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Increasing Residential Options Supports Vision for a Downtown of the Future

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With multiple residential real estate options, living in downtown Pittsburgh can foster a more dynamic, sought-after downtown economy.

90%

residential occupancy rate in downtown Pittsburgh

9,043

residential units in greater downtown Pittsburgh

1,596

units currently in the downtown residential real estate pipeline

We understand that to create a true downtown neighborhood with diverse housing options and amenities to support residents and a vision for a downtown of the future, actions need to be taken.

As the nation’s 28th largest metro with the fifth highest concentration of downtown office space in the United States, downtown Pittsburgh is highly dependent on commercial and office real estate. As we move forward and our downtown evolves, more residential real estate options being converted or constructed will bring more opportunities for people to move into the downtown area, including affordable housing options for residents.

A thriving residential district in the downtown area ensures a continuous influx of pedestrian traffic, providing essential support to nearby retailers, services, restaurants and other businesses. The distinctive blend of retail, office and entertainment facilities in a downtown area places residents within walking distance of most daily activities, allowing economic activity to remain concentrated in that space as well. Introducing a higher density of residents to the downtown landscape contributes to an elevated level of activity, fostering an even more dynamic and sought-after downtown economy.

Despite the challenges in recent years, the residential market in downtown Pittsburgh has demonstrated resilience, with the downtown residential population experiencing steady growth over the past decade, and the residential occupancy rate in downtown Pittsburgh remaining steady for the past two years, hovering around 90% occupied.

Presently, the greater downtown Pittsburgh area boasts a total of 9,043 residential units, encompassing rentals, condominiums and affordable housing. Additionally, there are 7,542 units in the development pipeline, comprising those under construction or in the planning and conceptualization stages. Focusing specifically on downtown, there are 1,596 units currently in the residential real estate pipeline, and 21% of that inventory will be ready for occupancy in the coming years.

These opportunities were recently highlighted in the Views & Brew Tour, hosted by the Pittsburgh Downtown Partnership in October. This tour showcased the very best residential properties downtown has to offer, coupled with craft beer tastings from some of the city’s local breweries. Nearly 200 attendees toured featured buildings like Encore Apartments, Century Building, Eighth & Penn, Kaufmann's Grand on Fifth, The Residences at the Historic Alcoa Building, MaGinn Lofts, Lumiere, Piatt Place Downtown and Market Square Place.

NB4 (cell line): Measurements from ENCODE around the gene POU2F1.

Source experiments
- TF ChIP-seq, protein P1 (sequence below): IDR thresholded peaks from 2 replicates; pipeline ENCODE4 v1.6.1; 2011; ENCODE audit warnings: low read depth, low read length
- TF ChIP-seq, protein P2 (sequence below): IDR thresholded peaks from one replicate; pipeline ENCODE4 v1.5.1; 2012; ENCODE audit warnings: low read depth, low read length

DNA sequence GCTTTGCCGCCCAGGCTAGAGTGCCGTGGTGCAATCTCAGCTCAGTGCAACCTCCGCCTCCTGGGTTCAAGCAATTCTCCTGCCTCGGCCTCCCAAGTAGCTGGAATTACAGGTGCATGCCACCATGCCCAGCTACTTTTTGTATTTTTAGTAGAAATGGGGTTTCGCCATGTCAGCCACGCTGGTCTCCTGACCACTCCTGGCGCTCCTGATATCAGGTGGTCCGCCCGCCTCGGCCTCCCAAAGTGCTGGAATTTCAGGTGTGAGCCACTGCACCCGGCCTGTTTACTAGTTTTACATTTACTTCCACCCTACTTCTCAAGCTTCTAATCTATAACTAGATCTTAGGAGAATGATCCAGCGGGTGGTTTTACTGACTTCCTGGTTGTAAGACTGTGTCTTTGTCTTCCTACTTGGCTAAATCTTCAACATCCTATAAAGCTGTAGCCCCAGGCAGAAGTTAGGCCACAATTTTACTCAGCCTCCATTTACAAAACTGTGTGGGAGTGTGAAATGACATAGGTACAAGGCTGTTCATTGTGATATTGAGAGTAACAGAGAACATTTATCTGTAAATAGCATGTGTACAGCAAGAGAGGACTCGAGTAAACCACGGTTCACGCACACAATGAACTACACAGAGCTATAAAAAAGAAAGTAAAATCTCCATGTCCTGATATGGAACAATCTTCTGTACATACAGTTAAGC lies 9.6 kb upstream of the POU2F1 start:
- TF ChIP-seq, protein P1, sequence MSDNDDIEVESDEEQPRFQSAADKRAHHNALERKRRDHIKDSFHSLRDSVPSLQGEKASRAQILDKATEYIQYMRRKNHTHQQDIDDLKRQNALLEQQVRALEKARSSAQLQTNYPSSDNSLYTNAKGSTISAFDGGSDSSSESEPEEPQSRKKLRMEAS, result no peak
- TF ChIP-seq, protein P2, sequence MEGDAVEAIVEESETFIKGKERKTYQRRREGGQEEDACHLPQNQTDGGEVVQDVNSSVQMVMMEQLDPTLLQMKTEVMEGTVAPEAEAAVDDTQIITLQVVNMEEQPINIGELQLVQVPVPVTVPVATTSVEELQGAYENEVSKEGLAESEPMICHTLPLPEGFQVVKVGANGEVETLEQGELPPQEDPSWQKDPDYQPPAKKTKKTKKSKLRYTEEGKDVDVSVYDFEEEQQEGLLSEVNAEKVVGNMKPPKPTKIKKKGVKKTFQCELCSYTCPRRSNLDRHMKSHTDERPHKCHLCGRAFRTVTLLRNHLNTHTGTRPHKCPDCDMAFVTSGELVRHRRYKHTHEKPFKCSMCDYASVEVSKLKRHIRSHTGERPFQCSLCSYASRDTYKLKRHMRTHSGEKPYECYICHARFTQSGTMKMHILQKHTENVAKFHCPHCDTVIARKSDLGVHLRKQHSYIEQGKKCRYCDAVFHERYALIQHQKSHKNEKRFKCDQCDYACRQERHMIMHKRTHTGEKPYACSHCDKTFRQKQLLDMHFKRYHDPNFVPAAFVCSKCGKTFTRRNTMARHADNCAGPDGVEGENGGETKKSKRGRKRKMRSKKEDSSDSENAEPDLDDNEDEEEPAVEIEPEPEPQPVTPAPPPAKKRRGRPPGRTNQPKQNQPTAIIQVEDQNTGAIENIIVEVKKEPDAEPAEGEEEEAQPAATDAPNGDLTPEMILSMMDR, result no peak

While these facilities offer move-in-ready residential options, other buildings throughout downtown are beginning to undergo residential conversion projects. Downtown’s residential market is showing strong growth, presenting an opportunity to diversify downtown’s building stock and create new opportunities for the community with both luxury apartments and affordable housing. The future of downtown Pittsburgh is a priority, and as such, organizations are supporting reinvestment in our downtown to bolster the vibrancy of our city and to avoid millions of dollars in lost tax revenue as office buildings continue to have a lower occupancy rate.

The Downtown Tax Abatement Program, which provides incentives to developers who convert vacant downtown office space into apartments, was recently approved by the Pittsburgh Public School’s Board of Directors. This decision sends the signal that our region understands the complexities of the challenges we face, and we are ready to confront these challenges in the tried-and-true Pittsburgh way by collaborating and working together to ensure Pittsburgh rises once again. To enact this program, it must be approved by all three taxing bodies – the school district, the city and the county.

We are at a pivotal moment where our public and private partners must develop the necessary strategies and tools to create a vital, vibrant, resilient center of economic and cultural activity for all who live, work and visit downtown – and for our future generations.

Source and Story Contributor: Pittsburgh Downtown Partnership

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